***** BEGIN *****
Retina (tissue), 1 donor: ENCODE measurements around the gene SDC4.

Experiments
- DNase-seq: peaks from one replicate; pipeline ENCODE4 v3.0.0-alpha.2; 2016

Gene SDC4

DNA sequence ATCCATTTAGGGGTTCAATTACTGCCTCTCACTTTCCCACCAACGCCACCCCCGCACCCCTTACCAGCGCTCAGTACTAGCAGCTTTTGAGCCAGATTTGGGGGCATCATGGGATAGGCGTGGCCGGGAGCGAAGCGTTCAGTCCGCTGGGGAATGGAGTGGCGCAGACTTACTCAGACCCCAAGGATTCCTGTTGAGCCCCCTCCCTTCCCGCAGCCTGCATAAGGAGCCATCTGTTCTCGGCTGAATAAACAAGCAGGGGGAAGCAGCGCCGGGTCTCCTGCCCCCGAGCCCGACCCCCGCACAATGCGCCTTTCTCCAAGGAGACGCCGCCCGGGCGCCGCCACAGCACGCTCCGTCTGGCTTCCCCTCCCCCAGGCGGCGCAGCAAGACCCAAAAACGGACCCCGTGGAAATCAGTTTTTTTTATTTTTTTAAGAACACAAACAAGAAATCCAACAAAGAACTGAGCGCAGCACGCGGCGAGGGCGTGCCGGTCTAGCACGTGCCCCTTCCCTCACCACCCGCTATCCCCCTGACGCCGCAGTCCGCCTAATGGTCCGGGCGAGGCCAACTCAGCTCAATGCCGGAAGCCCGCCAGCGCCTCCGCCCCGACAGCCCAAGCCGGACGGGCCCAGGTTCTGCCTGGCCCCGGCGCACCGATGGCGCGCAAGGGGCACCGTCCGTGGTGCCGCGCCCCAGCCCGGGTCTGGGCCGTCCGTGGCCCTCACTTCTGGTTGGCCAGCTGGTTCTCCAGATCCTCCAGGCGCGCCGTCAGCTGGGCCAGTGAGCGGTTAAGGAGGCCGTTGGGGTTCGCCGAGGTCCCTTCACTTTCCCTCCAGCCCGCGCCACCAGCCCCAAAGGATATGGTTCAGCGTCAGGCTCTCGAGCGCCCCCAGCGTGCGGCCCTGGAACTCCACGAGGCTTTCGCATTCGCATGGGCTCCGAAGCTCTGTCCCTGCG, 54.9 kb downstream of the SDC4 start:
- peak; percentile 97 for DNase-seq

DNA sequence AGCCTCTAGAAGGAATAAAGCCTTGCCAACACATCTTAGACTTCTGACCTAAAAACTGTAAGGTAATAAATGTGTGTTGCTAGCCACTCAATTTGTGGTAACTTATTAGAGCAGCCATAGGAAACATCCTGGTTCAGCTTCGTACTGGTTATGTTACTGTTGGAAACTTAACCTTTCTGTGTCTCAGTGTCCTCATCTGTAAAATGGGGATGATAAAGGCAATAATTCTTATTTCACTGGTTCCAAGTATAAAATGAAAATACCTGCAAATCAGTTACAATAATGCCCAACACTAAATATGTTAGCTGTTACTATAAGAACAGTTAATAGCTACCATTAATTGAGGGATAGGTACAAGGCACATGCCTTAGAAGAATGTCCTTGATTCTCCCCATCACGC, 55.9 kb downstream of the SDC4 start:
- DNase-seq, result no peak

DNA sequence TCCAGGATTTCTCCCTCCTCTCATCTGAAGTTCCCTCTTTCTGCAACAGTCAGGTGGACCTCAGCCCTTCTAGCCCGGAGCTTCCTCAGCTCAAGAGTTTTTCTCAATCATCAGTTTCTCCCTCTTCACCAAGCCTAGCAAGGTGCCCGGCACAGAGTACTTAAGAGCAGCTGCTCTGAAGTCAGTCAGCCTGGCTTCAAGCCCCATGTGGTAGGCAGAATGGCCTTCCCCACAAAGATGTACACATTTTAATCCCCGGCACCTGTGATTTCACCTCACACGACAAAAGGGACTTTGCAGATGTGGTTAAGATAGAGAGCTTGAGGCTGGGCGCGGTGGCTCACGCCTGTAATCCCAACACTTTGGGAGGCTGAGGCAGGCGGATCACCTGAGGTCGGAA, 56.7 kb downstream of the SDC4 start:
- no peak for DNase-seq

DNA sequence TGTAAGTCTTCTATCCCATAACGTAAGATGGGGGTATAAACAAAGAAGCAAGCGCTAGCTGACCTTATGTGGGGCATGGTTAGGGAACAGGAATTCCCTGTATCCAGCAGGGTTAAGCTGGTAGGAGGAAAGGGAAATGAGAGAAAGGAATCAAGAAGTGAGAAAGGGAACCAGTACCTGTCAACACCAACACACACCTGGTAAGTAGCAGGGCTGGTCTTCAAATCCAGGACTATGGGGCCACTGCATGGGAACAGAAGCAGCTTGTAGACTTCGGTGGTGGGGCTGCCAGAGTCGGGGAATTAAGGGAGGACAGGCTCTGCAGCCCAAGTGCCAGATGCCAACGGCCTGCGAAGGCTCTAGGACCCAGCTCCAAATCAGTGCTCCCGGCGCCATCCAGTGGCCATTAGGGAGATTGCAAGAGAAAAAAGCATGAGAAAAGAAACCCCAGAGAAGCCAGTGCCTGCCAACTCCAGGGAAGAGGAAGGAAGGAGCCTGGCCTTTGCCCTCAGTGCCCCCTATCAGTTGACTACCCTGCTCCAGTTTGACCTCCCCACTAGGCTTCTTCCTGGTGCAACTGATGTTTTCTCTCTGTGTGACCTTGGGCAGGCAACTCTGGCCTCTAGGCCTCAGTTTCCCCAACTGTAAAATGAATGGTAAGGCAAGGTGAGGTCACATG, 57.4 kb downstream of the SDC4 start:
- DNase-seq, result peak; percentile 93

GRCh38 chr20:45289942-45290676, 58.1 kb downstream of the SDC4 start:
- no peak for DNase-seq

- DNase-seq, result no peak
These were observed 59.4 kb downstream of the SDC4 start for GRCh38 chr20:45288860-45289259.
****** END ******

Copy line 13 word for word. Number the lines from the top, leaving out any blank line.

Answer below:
GRCh38 chr20:45289942-45290676, 58.1 kb downstream of the SDC4 start: